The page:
This effect of evaporational cooling can actually change rain over to snow during winter storms when precipitation intensity increases and there is a lot of evaporation going on as precipitation falls from the cloud to the ground. When you see rain falling, changing to heavy wet snow and back again to rain at lighter intensity, you are seeing the effect of cooling of the atmosphere by evaporation.
The article goes on to state that “Wet bulb temperature occurs when the human body can no longer sweat to cool itself down at humidity above 95 percent and temperatures are at least 88 degrees F, according to the study.”.
Wet bulb temperature is not some measure of human cooling capability, but a construct which helps us assess humidity in the atmosphere!
To his credit, the author does try to clarify these statements by adding in quotes from the authors of the original article, but it does little to explain the errors in the statements above.
What do the scientists say about wet bulb temperature?
In the original article, the scientists point out that there is a theoretical ‘upper limit’ of the wet bulb temperature, above which humans are no longer able to physically use sweating to cool their body temperature, for the general reasons I discussed above related to evaporation rates. This theoretical limit is estimated to be about 35 degrees Celsius, or 95 degrees Fahrenheit.
The authors use surface observations to assess exceedance of this wet bulb temperature, as well as frequency at which the wet bulb approaches this level, reaching 31 and 33 degrees Celsius (and thus still causing problems for humans). The authors noted an increase of extreme wet bulb temperatures at certain stations, particularly at coastal subtropical locations, since 1979. They note that “the most extreme humid heat is highly localized in space and time” and thus numerical models may not fully capture some of these events.
The bottom line: read carefully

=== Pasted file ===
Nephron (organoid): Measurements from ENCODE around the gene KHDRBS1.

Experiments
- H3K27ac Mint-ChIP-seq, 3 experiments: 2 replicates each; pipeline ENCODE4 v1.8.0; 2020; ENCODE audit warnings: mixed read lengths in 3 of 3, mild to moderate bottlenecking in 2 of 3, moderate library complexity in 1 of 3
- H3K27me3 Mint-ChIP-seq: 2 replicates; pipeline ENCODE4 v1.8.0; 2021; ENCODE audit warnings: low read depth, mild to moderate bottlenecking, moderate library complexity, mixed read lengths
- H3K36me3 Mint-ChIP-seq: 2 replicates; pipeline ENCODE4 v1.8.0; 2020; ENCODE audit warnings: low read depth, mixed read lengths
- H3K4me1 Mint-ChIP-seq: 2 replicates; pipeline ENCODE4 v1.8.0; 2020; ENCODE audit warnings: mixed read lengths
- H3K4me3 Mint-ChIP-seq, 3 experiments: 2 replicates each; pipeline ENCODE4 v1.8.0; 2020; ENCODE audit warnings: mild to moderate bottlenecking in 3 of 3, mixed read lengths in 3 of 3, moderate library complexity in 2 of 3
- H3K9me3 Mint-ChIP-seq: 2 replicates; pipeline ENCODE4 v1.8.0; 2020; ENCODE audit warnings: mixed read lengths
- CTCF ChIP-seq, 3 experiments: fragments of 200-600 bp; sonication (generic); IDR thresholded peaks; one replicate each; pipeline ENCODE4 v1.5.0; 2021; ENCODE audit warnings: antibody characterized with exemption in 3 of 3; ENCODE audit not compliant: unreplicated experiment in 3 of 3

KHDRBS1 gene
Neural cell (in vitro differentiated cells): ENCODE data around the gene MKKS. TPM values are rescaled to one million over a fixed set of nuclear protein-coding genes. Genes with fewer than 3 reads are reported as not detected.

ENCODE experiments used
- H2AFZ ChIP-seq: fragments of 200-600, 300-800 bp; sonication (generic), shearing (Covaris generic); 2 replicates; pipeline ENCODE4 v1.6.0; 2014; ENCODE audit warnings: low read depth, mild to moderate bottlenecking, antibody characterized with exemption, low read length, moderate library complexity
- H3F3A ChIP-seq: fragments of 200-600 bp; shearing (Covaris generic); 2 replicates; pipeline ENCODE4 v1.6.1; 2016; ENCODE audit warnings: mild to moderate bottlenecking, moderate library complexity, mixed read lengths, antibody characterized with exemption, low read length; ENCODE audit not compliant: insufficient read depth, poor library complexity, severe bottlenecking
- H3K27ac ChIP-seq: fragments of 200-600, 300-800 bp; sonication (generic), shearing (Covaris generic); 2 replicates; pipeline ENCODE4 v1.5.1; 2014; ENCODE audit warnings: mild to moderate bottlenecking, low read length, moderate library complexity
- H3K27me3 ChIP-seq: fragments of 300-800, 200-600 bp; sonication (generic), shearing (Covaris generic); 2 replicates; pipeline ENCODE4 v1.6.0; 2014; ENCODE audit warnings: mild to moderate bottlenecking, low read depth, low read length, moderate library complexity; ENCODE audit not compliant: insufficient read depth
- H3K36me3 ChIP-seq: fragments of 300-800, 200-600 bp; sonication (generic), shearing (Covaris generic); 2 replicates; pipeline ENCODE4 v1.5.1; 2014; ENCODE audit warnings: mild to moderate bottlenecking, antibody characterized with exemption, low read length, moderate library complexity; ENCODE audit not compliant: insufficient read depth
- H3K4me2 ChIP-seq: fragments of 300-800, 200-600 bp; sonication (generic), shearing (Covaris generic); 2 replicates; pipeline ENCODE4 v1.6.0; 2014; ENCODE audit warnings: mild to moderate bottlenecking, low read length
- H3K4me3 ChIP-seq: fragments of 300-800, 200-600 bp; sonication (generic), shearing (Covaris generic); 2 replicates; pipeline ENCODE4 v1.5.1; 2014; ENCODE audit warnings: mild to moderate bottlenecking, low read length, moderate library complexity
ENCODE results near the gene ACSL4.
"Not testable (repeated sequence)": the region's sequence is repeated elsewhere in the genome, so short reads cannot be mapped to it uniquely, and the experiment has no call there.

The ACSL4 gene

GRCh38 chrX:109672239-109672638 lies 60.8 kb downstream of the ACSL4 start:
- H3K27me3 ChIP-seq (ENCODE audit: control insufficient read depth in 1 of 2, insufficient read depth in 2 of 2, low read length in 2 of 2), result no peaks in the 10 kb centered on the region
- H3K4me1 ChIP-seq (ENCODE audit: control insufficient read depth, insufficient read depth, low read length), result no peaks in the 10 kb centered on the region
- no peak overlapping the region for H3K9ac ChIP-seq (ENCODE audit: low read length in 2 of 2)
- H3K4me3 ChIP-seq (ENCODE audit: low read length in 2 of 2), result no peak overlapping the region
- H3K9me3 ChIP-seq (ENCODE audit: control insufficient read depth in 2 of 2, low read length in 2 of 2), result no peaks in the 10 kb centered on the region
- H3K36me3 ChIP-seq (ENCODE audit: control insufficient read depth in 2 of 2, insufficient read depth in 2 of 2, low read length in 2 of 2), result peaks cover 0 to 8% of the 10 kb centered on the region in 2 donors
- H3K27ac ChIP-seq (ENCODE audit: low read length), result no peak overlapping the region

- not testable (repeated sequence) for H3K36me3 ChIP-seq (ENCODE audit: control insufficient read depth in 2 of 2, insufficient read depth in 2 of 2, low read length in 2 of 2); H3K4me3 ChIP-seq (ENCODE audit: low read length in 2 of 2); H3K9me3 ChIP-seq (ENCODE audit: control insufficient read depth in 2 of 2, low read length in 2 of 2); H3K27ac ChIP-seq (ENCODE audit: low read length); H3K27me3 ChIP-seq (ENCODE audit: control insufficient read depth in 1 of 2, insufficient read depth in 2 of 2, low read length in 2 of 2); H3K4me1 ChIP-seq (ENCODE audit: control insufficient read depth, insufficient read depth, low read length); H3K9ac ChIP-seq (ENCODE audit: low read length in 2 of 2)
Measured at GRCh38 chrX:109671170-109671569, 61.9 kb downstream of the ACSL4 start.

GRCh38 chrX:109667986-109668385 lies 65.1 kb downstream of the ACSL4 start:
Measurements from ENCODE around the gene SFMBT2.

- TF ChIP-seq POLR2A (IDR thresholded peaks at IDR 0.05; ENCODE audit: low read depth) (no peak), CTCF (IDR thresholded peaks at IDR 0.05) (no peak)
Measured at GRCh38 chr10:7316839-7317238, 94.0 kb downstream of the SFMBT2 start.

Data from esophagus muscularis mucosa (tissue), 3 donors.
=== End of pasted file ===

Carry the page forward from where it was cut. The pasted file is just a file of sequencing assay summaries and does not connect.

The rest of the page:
The scientific article referenced does seem to conclude that there has been a measurable increase of extreme humid heat conditions since 1979, but that there are regional and seasonal variations to consider. The authors note that their results do suggest that this issue is becoming increasingly severe and intense with time.
The ‘The Hill’ article leads with an inflammatory headline, an unrepresentative photo, and factually incorrect bullets in order to draw readers into thinking that this ‘wet bulb temperature’ is an imminent threat to their very existence.
In reality, the scientists correctly discuss that the overlap of population-dense areas with more frequent observations of extreme humid heat conditions will create global societal impacts in the coming years which will need to be addressed via further research and policy development. The scientists note that these areas of primary concern are located in the southern Persian Gulf and northern South Asia, not in the Pacific Northwest United States as the author of The Hill article tries to suggest. While the Northwest did just experience a record-smashing heat wave which resulted in numerous illnesses and fatalities, it is scientifically inaccurate to link the results of this study directly to that weather event in the Pacific Northwest.
So, what is a reader to do?
Here are my recommendations:
- Any time you see a lead to an article such as the one I’ve discussed above, complete with frightening headlines, text and pictures, ALWAYS look for a link to the original source.
- If you don’t see a link to the original source, run away! Find another article discussing the same topic which does link to the original source!
- If you do see a link to the original source, give it a try! A lot of times the abstract and conclusions of scientific articles have some information which can be understood by lay people.
- Research the journalist. If the journalist is not one who regularly writes about scientific topics…give some serious thought to accepting their explanations and interpretations of scientific work.
- Find a scientist! Ask around- go to the library, contact your local universities, reach out to your favorite TV meteorologist! TV meteorologists are seen in our field as the ‘front line’ communicators to the general public on issues related to climate change, and thus many of them are well trained and will be able to answer your questions accurately, honestly, and clearly.